Egypt is home to many of the most vital and impressive archaeological monuments in the world. The valley of Wadi El-Rayan, 65 km southwest of Fayoum city, in Egypt, is home to two large artificial lakes formed to divert surplus agricultural drainage water from Fayoum oasis. This is also home to the country’s only waterfalls. The Fayoum oasis originally drained into Lake Qarun in the north. Most memorable is the spectacular scenery of Wadi El- Rayan is the contrast between the blue waters of the lake and the golden desert sand. However, the lake can take only a definite volume of drainage water. Anything over this capacity and the lake level would rise and flood the surrounding land, every so often doing severe impairment because of the waters high salt content. Therefore, this means that the amount of water that can be used in the Fayoum is limited by the region’s maximum drainage capacity. As a result, until recently water-intensive crops such as reeds and rice could be grown only in very limited quantities. Moreover, no new land could be reclaimed without affecting swamping of prevailing farmland near Lake Qarun.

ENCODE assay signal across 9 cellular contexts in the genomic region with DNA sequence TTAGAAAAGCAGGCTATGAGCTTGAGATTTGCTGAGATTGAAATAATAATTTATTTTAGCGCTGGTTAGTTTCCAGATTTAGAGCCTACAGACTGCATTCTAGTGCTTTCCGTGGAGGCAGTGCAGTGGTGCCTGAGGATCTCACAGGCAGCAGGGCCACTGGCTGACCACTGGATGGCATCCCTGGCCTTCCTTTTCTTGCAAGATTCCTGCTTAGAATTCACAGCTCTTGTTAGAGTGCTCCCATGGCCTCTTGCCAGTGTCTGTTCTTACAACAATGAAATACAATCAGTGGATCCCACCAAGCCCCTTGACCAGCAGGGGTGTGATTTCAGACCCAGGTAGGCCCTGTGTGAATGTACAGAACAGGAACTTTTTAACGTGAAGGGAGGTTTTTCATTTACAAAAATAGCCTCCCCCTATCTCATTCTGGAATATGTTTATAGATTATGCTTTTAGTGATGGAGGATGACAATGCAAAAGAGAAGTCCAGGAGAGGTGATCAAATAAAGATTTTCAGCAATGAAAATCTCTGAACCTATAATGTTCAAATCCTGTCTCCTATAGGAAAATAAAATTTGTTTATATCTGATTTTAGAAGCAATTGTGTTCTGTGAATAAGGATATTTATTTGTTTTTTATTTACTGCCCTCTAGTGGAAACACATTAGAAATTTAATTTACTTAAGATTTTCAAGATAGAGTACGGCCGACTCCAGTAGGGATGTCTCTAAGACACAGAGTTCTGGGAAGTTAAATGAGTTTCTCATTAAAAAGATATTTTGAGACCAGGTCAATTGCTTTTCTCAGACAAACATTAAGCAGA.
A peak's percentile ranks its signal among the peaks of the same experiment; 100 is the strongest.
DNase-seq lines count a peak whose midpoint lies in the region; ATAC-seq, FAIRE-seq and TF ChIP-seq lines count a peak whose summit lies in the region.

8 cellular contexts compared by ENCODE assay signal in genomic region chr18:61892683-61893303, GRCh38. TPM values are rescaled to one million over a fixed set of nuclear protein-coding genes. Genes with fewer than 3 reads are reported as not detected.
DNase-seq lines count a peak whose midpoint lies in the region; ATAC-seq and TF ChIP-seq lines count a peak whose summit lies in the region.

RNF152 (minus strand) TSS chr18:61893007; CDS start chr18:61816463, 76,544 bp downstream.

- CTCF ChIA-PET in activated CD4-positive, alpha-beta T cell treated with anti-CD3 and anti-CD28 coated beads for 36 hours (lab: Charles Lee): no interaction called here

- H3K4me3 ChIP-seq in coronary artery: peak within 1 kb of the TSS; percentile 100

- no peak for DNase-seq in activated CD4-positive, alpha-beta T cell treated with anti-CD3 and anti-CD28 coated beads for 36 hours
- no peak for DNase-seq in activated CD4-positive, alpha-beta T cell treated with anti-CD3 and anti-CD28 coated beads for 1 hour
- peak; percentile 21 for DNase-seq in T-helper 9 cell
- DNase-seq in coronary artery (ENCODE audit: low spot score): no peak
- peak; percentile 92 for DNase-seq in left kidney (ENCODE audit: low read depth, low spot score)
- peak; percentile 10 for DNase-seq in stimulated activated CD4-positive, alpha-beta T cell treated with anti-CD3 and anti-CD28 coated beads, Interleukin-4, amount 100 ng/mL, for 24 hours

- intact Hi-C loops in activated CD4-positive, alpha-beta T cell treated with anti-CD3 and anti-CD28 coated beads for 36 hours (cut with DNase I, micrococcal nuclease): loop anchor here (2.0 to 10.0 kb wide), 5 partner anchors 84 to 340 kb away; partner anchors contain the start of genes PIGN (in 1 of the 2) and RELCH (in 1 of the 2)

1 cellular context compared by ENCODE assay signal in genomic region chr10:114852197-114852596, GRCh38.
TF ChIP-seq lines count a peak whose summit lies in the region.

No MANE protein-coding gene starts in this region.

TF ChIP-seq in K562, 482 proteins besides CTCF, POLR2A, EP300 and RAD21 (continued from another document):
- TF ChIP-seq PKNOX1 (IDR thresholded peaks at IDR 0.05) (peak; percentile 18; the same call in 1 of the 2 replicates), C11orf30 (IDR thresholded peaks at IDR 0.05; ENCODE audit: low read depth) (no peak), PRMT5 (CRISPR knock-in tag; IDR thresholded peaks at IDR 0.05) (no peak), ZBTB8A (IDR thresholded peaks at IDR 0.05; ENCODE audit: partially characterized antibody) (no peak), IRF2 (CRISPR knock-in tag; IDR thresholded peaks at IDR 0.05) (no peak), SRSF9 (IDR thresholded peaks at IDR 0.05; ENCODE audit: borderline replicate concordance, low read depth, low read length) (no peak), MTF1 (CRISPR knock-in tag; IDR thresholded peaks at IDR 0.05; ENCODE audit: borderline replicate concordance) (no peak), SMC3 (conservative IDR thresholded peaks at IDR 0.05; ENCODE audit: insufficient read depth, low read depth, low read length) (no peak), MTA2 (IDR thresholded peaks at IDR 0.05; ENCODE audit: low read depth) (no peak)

Thus, there was a pressing requirement to find an alternative drainage basin, and the big depression of Wadi El Rayan was found to be suitable. Well, when go to back in 1974, a nine kilometers open channel and an eight kilometers tunnel were cut through the desert from the western side of the Fayoum depression to the large, dry depression of Wadi El Rayan. Thus, drainage water flows into Wadi El-Rayan forming two large lakes. Moreover water first reaches the northern lake and when it’s overcome, a stream flows towards a deeper part of the depression, where one more lake is formed. As the course of the stream was eroded, natural rocks were uncovered and waterfalls formed over them. Moreover, Jabal Madwera, adjacent the lower lake, is recognized for its extensive dune formations.
There are several cascades on the stream, none of them taller than two to four meters. Yet, they’ve fascinated substantial attention between the local Egyptians, as various have never seen waterfalls before. Consequently, the waterfalls have also been featured in several Egyptian pop videos and movies. The waterfalls, though, will not last persistently as the level of the lower lake is frequently rising and the falls will exist only until the expanding surface area lets a rate of evaporation equivalent to the amount of water flowing into it. Thus, the lake shorelines are heavily vegetated making them flawless wintering habitats for migrating birds and breeding spot for countless fishes. Furthermore, this area is now a nature reserve and is home to the world’s sole population of Slender-horned Gazelles, 11 species of reptiles, 9 species of mammals, 13 species of resident birds, and 26 species of migrant and vagrant birds.